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> The race for the Arctic resources


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Posted: Jun 21 2006, 10:59 AM
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http://www.guardian.co.uk/international/story/0,,1755765,00.html?gusrc=rss
Unlike the Antarctic continent spread around the south pole, the Arctic has no formal international treaty to regulate activities. And while howling winds, drifting icebergs and months of freezing darkness kept prospecters at bay, there was little activity to regulate.

But as global warming thaws the ocean's icy layer, oil giants, shipping companies and even the odd enterprising tourist operator are casting their eyes towards the high north.

Last August a Russian vessel, the Akademik Fyodorov, became the first to reach the north pole without an icebreaker - one of seven ships to make it to the top of the world last year. This summer, Russian icebreakers aim to go one better and take paying guests, for £17,000 each. If the ice continues to thin and shrink as expected, then within a few decades cruise liners, container ships and tankers could all head over the pole, shaving thousands of miles off their voyages across the globe.

The biggest boom could be oil and gas. The US Geological Survey surprised some experts when it declared that a quarter of the world's undiscovered reserves lay under the Arctic Ocean. As the ice retreats, oil companies are scrambling to open a new frontier.

Bruce Evers, an analyst with the London firm Investec, says the big companies have no choice but to investigate the Arctic. "If they think there is oil and gas there then they absolutely can't ignore it," he says. "If there is going to be an Arctic Klondike rush then they will want to be there along with every other Tom, Dick and Harry. They can't afford to sit and watch the others explore and come up with some huge discoveries."

Attempts to open up the Arctic national wildlife refuge in Alaska to drilling remain deadlocked in the US Congress, but several companies have dipped more than a toe in the chilly Arctic Ocean further north. BP Amoco is developing an Alaskan offshore oil deposit called Northstar and the Norwegian company Statoil is working on a gasfield some 90 miles across the frozen Barents Sea from its most northerly outpost, Hammerfest. Called Snow White, the project is expected to start pumping liquefied natural gas to the US and Europe next year.

The jewel in the Arctic energy crown is the Shtokman field, also in the Barents Sea. Some 300 miles off the Russian Arctic coast and 10 times the size of Snow White, it is the largest offshore gas reservoir in the world. The Russian energy giant Gazprom is poised to announce partnerships with other companies to drill up to 120 wells.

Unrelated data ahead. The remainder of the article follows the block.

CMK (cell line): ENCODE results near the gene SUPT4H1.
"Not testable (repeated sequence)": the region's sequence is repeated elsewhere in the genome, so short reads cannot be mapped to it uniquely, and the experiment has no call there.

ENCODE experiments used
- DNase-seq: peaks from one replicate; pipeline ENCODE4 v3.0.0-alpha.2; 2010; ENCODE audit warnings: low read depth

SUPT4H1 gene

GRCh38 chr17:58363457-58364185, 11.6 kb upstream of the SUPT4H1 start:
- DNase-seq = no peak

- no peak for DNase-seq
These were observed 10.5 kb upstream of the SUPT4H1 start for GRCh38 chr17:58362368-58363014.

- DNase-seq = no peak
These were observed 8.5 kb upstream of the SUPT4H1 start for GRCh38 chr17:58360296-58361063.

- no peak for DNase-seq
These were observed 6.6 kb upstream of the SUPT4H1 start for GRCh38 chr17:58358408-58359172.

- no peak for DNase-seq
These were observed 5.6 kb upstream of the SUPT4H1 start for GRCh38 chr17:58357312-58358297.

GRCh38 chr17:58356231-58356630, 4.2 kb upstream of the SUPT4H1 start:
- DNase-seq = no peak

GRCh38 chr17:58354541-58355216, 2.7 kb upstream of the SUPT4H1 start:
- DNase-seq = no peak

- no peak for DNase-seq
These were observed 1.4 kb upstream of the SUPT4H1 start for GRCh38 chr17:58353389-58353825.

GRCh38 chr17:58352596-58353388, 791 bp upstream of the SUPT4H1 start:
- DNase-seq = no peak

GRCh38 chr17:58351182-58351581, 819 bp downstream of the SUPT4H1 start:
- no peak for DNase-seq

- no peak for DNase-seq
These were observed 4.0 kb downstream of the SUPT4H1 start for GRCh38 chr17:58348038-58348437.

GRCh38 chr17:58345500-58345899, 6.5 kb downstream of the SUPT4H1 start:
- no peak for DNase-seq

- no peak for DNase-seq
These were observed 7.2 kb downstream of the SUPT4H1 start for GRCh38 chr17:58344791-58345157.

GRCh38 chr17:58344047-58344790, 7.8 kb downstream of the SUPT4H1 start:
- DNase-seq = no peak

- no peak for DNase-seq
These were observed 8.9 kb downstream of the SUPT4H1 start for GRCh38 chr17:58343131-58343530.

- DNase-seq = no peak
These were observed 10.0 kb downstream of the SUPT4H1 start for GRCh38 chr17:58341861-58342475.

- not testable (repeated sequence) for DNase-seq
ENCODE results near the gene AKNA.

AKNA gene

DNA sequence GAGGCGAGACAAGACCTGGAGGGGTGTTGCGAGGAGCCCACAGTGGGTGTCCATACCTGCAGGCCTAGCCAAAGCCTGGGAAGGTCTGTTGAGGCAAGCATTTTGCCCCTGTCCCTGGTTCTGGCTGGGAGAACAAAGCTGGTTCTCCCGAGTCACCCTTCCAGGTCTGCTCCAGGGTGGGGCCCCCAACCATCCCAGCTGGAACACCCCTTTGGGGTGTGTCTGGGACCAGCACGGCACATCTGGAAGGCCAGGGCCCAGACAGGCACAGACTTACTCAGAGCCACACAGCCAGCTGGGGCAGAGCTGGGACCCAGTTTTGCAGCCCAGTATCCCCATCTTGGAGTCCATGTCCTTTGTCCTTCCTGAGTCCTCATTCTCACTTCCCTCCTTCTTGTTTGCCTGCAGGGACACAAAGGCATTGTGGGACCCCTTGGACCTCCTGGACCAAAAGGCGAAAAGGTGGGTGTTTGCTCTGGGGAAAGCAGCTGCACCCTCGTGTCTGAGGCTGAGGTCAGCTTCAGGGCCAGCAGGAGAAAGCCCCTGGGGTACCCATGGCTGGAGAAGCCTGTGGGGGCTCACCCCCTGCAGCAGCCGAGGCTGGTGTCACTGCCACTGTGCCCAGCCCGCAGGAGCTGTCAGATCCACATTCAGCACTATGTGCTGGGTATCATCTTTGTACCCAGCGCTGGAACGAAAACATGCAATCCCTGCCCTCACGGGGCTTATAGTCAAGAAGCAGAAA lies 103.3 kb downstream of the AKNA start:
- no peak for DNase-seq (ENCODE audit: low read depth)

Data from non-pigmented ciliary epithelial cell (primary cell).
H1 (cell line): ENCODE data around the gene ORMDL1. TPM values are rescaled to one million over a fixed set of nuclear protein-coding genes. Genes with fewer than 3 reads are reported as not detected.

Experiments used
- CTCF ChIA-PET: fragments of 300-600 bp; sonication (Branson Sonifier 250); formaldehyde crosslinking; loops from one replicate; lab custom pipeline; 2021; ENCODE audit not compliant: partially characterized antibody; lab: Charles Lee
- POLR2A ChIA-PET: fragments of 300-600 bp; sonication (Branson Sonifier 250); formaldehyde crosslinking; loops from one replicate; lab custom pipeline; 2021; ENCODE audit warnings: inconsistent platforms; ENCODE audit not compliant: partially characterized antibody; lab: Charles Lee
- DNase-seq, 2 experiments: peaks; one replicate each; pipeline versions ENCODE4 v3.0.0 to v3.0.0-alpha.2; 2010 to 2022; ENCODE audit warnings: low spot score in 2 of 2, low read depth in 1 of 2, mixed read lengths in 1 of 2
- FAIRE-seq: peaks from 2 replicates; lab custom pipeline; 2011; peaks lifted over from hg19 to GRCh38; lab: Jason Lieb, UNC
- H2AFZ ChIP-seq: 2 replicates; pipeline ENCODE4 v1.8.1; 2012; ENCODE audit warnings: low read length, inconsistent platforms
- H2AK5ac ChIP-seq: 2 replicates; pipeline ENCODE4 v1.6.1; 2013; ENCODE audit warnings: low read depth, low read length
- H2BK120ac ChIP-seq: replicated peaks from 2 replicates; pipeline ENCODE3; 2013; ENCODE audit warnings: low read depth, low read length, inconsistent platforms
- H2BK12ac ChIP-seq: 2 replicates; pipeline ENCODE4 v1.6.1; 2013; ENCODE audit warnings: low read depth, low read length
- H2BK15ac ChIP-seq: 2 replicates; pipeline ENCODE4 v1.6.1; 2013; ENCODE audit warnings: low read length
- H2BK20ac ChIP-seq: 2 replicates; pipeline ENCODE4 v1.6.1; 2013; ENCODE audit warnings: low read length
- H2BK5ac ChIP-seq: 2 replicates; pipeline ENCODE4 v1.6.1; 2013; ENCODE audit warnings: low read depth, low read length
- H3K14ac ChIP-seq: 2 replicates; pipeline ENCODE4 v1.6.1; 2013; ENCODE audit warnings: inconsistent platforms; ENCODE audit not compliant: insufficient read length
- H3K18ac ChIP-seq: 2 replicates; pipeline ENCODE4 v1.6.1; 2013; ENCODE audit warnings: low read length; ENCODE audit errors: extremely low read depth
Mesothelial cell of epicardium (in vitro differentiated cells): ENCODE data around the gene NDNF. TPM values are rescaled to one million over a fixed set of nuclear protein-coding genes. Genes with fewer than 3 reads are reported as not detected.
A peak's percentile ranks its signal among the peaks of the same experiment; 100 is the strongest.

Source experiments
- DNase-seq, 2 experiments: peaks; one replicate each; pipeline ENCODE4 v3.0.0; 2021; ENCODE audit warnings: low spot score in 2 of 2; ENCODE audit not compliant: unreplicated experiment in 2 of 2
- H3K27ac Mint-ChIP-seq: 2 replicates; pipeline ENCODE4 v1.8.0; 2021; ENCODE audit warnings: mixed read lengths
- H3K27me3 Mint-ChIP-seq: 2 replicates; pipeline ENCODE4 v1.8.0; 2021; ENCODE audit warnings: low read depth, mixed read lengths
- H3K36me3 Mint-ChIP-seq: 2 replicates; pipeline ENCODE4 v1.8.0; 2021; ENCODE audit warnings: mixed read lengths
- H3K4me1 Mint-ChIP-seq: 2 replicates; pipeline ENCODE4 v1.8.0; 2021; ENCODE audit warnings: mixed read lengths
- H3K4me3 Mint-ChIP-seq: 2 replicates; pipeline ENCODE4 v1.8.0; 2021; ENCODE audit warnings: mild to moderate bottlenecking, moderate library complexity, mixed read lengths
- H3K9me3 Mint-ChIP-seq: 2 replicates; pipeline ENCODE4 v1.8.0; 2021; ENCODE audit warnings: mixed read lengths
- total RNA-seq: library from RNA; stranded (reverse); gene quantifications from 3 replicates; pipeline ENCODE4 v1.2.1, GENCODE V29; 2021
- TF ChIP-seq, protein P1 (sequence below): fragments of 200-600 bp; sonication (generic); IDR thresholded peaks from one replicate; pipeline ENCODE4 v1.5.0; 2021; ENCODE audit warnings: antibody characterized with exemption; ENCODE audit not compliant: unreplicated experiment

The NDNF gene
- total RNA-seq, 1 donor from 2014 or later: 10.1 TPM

"It's an unfortunate fact of life that the climactically benign and politically stable areas are running out of oil and gas," Mr Evers said. "So in politically stable areas like the Arctic there's going to be a substantial amount of interest."

That interest is already turning up the diplomatic heat, and there are a growing number of territorial disputes between the eight countries with a claim to the Arctic: Russia, the US, Canada, Norway, Denmark, Sweden, Finland and Iceland.

A dispute between the US and Canada over rights to shipping lanes through the North-West Passage flared up again this year, with Canada promising to step up its military presence to protect what it regards as its territory and the US sees as international waters. Norway and Russia are squabbling over the Barents Sea, while Denmark is eyeing the north pole itself.

International law allows a country to claim the seabed up to 350 miles off its coast, which is judged from the edge of its continental shelf. Existing surveys show that no country's shelf extends far enough to give it a claim on the pole, so a neutral area around it is administered by the International Seabed Authority. To get round this, Denmark is trying to prove that Greenland - a Danish territory - is connected to a 1,100-mile underwater ridge that stretches towards the pole. Launching the effort in 2004, the Danish science minister, Helge Sander, said it was to give Denmark access to "new resources such as oil and natural gas". Canada and Russia are trying to make similar claims and it could take years to sort out.

Environmental campaigners are viewing the creeping development of the Arctic with mounting concern. Norway announced last month that it will limit drilling in some areas to protect fragile ecosystems. The 31-mile exclusion zone in the Barents Sea has large supplies of fish. But the embargo expires in 2010 and drilling elsewhere is being stepped up, with the granting of 13 oil and gas licences to 17 companies.